This article is part of our new State of Cloud Security 2021 Series which will interview a diverse mix of cloud security experts, design-makers, and practitioners with a goal of better understanding their perspectives on the current state of and future of cloud security.
The following is an interview OpsCompass CTO, John Grange recently had with Patrik Aldenvik, IT Security Consultant, Assured.
JG: What is the state of cloud security today?
PA: The security matureness of cloud environments is moderate but is improving with a lot of potential.The cloud is still a relatively new concept which means that both the providers and the users are less security mature compared to older technologies. As you all know more and more organizations are moving from on-premises networks to cloud services. This change in the organizations’ behavior in combination with an immature security culture, will of course result in more mistakes. Cloud providers are trying to decrease the number of mistakes by making it easier to create a secure environment. One example of this is Amazon Web Services (AWS) and their S3 service (Simple Storage Service) where several misconfigured storage buckets caused compromises. AWS responded by redesigning the GUI and made it easier for clients to understand the configuration of the service. Another example is Google Cloud Platform (GCP) which works continuously to improve the security of their services. They identified that Kubernetes is complex and recently introduced Autopilot in their service GKE (Google Kubernetes Engine) which provides a hardened cluster out of the box.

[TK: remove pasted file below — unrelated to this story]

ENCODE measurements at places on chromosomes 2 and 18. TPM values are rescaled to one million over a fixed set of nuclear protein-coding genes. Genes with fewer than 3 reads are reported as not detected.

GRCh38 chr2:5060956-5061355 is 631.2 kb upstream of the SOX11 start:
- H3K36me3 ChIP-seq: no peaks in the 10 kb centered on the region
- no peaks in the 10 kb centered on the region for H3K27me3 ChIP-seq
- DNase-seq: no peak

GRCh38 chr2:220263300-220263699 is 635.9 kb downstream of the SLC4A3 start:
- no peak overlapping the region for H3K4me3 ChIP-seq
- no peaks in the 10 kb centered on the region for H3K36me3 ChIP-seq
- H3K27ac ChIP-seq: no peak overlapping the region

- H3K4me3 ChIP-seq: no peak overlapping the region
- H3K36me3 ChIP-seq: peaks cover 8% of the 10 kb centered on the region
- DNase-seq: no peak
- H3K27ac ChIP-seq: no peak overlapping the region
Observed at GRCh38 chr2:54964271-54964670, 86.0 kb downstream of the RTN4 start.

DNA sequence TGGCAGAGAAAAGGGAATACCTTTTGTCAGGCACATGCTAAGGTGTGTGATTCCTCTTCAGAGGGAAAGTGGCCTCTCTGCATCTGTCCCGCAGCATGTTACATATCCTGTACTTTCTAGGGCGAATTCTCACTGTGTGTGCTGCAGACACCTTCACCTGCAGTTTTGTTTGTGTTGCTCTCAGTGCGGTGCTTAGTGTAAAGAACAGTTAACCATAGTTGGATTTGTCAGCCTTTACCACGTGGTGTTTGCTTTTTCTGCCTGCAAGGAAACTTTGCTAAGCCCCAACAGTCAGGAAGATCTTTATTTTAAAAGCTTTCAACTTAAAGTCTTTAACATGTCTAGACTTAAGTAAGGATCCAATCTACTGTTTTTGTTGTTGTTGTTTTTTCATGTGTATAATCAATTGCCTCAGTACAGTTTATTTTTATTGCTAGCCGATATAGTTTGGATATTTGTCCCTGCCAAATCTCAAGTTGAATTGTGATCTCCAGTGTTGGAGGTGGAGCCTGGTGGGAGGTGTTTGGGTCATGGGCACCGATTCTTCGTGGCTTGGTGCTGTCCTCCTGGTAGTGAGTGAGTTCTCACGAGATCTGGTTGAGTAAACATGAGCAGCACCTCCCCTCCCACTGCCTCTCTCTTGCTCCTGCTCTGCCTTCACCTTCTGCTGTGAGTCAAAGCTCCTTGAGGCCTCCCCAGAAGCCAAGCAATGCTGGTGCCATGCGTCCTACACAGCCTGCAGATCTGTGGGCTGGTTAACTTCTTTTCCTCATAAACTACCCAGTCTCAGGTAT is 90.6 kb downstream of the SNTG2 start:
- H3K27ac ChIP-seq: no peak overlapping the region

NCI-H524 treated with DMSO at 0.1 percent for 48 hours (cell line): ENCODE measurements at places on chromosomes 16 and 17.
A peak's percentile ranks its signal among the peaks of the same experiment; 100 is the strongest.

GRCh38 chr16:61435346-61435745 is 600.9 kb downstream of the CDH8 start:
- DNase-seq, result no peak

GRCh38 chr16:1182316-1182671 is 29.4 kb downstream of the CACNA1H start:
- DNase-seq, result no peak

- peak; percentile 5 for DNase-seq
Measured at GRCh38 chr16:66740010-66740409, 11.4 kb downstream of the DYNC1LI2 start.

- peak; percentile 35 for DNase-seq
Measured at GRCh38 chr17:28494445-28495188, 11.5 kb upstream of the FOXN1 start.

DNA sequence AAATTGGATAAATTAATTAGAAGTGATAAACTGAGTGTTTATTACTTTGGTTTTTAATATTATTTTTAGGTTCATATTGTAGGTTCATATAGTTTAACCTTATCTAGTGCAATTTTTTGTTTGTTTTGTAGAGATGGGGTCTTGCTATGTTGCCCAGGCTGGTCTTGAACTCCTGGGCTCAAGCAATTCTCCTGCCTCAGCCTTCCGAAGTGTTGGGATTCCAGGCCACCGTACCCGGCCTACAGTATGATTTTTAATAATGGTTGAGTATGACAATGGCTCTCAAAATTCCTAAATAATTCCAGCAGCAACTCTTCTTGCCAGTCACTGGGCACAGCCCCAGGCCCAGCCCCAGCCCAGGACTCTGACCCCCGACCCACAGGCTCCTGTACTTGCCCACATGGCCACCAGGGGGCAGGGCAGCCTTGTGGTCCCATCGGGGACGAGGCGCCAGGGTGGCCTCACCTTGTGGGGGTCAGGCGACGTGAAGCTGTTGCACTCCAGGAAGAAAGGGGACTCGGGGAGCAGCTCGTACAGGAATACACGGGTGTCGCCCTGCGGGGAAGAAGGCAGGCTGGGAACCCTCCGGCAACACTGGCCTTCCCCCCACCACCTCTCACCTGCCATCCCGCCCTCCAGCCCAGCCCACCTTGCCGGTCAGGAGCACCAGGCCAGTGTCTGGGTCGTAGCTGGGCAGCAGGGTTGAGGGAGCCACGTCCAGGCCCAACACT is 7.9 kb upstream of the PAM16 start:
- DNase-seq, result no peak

JG: What are the most common challenges organizations face when it comes to cloud security today?
– To keep up to date.
– That services are not secure by default.
– To master the double-edged sword a.k.a the control plane.
With new technologies there are always challenges and it takes time until common best practices are formed and used by most of the users. In the same time cloud providers are constantly developing new services and features, which adds to the challenge for users to keep up to date.
What I often experience is that users assume that a service in the cloud is secure by default and after a few clicks, to activate a service, you are good to go. This is of course the case for some services but far from all are secure by default. Therefore, it is always good to verify that your cloud services are setup according to best practices.
One thing with the cloud is that it is so easy. You create an account; enter the control plane part of your service and you are up and running within minutes. Be it spinning up a server, adding a user or activating logging it is easily done by using the control plane. Although compared to on-premises networks the cloud control plane is often accessible directly from the internet which makes it a double-edged sword. With access to the control plane an adversary can shut down your servers, remove all users or if you are unlucky even delete all your data and infrastructure… (heard of the Code Spaces breach in 2014?)